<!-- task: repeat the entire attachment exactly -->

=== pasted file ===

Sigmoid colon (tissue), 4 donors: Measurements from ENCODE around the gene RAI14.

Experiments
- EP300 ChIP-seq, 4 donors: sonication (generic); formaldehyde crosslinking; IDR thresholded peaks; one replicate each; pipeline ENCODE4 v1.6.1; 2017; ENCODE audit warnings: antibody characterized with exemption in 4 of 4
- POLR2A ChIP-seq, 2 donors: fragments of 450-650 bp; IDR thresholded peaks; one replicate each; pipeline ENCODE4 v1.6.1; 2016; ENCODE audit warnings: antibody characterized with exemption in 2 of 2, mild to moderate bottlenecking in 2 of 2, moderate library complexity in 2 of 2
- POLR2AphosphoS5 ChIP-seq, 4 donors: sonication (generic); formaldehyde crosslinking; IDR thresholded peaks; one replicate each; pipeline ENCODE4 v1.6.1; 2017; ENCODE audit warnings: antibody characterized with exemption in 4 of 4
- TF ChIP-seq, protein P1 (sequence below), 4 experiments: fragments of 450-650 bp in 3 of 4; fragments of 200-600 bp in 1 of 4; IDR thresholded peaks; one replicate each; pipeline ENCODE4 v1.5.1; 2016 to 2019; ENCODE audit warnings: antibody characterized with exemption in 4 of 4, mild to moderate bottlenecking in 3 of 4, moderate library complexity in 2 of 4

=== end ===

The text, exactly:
Sigmoid colon (tissue), 4 donors: Measurements from ENCODE around the gene RAI14.

Experiments
- EP300 ChIP-seq, 4 donors: sonication (generic); formaldehyde crosslinking; IDR thresholded peaks; one replicate each; pipeline ENCODE4 v1.6.1; 2017; ENCODE audit warnings: antibody characterized with exemption in 4 of 4
- POLR2A ChIP-seq, 2 donors: fragments of 450-650 bp; IDR thresholded peaks; one replicate each; pipeline ENCODE4 v1.6.1; 2016; ENCODE audit warnings: antibody characterized with exemption in 2 of 2, mild to moderate bottlenecking in 2 of 2, moderate library complexity in 2 of 2
- POLR2AphosphoS5 ChIP-seq, 4 donors: sonication (generic); formaldehyde crosslinking; IDR thresholded peaks; one replicate each; pipeline ENCODE4 v1.6.1; 2017; ENCODE audit warnings: antibody characterized with exemption in 4 of 4
- TF ChIP-seq, protein P1 (sequence below), 4 experiments: fragments of 450-650 bp in 3 of 4; fragments of 200-600 bp in 1 of 4; IDR thresholded peaks; one replicate each; pipeline ENCODE4 v1.5.1; 2016 to 2019; ENCODE audit warnings: antibody characterized with exemption in 4 of 4, mild to moderate bottlenecking in 3 of 4, moderate library complexity in 2 of 4